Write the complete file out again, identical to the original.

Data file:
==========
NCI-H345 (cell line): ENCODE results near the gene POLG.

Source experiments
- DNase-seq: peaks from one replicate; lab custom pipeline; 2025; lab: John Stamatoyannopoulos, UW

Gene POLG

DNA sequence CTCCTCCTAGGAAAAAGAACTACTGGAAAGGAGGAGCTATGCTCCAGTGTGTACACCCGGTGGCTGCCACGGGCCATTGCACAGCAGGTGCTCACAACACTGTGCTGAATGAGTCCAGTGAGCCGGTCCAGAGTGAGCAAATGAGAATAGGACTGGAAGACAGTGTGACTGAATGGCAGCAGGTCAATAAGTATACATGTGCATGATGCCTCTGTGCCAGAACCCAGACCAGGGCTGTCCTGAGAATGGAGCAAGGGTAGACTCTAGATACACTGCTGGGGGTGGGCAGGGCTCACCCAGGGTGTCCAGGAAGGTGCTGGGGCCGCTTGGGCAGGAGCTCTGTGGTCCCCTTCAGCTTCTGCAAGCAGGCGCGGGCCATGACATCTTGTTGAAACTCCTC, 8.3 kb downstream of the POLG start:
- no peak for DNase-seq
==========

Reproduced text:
NCI-H345 (cell line): ENCODE results near the gene POLG.

Source experiments
- DNase-seq: peaks from one replicate; lab custom pipeline; 2025; lab: John Stamatoyannopoulos, UW

Gene POLG

DNA sequence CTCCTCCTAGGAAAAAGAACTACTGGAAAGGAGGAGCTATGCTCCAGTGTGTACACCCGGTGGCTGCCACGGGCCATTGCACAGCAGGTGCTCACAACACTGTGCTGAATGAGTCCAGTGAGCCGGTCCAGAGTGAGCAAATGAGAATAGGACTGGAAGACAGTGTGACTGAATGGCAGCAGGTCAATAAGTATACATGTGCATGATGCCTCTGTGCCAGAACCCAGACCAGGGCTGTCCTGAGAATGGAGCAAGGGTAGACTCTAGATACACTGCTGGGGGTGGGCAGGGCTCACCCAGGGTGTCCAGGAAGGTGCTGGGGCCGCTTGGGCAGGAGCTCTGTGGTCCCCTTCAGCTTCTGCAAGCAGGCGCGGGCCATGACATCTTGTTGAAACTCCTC, 8.3 kb downstream of the POLG start:
- no peak for DNase-seq